Managing the ownership and transfer of Security Tokens with Finhaven

Towards technical standards and interoperability of securities on the Ethereum blockchain

Boris Mann


Blockchain technology provides the potential to fulfill many of the functions of traditional securities management. It has a built in identification system (each account has a unique address), every transaction is publicly logged (an immutable audit trail), and a smart contract layer (transfer restrictions or other business logic can be automated).

On the other hand, the past 18 months have been characterized by a proliferation of entrepreneurs bringing utility tokens to market. On closer inspection, many of them should be classified as securities, and we are beginning to see the first warnings and de-listing from utility token exchanges.

Finhaven believes that security tokens are part of the next wave. We think we can take some of the regulatory nature of existing securities and upgrade them with the digital first, automation first nature that goes beyond the concept of paper agreements, and sets a framework for global governance.

Tokens on the Ethereum Blockchain

Tokens are themselves smart contracts, or thought of more simply, “apps” or “decentralized apps” (dapps) — code that executes on the public Ethereum blockchain.

Ethereum and other open source blockchain projects follow an open process for submitting standards and changes to the functioning of the software. In the Ethereum community, these are called “Ethereum Improvement Proposals” or EIPs. Before being accepted or approved, they start as “Ethereum Request for Comments” or ERCs, so that the community and other interested parties can review, extend, make comments, and generally improve the proposal.

The acceptance of EIPs follows a very fluid open source collaboration model. But since the work is done out in the open, a pre-standard model can be adopted and turned into working code even without being approved.

The most infamous pre-standard is the ERC 20 “token standard”. It is what has powered Ethereum to host roughly 40 of the top 100 crypto assets globally. This has led to technical standardization among websites, apps, wallets, and exchanges. It has also led to large amounts of unregulated activity, at least some of which is more correctly classified as a security.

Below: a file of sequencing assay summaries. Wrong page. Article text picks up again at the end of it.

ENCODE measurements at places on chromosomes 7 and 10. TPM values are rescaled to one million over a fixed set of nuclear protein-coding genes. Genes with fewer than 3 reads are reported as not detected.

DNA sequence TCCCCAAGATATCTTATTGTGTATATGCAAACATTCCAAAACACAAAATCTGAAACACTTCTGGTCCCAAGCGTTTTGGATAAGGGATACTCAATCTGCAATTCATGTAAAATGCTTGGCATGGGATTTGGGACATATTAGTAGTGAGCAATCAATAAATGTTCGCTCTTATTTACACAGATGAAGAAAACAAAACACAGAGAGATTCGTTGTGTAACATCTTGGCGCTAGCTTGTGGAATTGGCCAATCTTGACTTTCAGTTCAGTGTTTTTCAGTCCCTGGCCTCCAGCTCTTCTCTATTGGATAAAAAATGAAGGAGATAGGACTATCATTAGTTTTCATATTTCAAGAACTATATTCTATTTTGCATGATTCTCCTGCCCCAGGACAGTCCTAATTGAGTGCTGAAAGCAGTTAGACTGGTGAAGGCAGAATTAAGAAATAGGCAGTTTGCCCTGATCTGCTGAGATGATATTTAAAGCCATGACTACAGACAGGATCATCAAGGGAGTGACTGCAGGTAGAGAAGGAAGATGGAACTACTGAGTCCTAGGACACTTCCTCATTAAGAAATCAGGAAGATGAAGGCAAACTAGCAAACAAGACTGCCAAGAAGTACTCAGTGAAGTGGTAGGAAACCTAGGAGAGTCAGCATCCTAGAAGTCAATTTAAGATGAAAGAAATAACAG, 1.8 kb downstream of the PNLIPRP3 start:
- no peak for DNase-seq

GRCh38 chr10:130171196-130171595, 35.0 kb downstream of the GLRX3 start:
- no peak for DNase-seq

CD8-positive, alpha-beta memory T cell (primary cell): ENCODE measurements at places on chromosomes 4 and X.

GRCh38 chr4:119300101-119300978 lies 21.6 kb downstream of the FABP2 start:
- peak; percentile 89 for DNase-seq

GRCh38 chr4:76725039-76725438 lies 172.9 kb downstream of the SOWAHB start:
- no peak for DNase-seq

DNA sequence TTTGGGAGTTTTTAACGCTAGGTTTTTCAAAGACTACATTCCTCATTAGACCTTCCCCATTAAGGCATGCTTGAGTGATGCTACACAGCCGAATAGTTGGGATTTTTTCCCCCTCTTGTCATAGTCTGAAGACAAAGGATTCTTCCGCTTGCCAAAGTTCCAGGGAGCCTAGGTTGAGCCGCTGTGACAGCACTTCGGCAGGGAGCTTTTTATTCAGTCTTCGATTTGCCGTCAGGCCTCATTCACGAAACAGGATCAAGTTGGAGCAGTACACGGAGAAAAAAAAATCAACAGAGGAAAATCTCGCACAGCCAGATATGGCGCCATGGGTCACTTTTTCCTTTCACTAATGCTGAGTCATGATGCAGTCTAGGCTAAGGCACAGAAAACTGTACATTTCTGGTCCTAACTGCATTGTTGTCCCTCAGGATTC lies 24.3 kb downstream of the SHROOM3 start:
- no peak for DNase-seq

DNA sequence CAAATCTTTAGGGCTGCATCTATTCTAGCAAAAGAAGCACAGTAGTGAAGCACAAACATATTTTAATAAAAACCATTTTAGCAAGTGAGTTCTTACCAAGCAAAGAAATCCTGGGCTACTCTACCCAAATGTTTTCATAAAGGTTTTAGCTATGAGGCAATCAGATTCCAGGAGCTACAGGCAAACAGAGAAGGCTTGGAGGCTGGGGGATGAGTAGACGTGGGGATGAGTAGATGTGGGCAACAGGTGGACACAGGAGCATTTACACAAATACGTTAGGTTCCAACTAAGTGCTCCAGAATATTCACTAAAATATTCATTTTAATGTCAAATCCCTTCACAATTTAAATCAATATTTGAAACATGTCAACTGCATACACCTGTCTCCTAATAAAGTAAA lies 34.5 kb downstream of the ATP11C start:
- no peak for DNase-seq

From the commonly known ERC 20 phrase, one can see adoption even at the request for comments stage. This standard has now been approved and is officially EIP 20.

There are numerous other ERCs in progress relating to tokens. Notable ones include:

  • ERC 223, an attempt to upgrade security and apply other fixes to EIP 20
  • ERC 721, a standard for non-fungible tokens supporting everything from land titles to digital cats (authored by another local BC company, Axiom Zen)
  • ERC 777, an even newer token standard that likely supersedes and improves on 20 & 223, that Finhaven is looking to base its security tokens on

It is Finhaven’s intent to propose an ERC (internally we call this 999 since the final number is unknown) that begins the process of technical standard setting around what features Security Tokens support.

ERC 999 Restriction of Ownership & Transfer of Tokens

We believe that having a record of token ownership on the public blockchain is valuable for many use cases.

While most people think of tokens or coins as “in” an owners account, they are actually recorded as a balance in a token smart contract. The token contract lists each owner’s addresses and the balance of tokens that that address controls.

Standard ERC-20 Transfer

A transfer of tokens between two addresses actually calls the “transfer” function of the token contract. The source address (the address “from” which the funds are being transferred) calls the smart contract transfer function. In its base form, this function has a destination address, plus an amount to transfer. If the source contains enough to satisfy the transfer amount, the tokens are debited from one address and credited to the destination.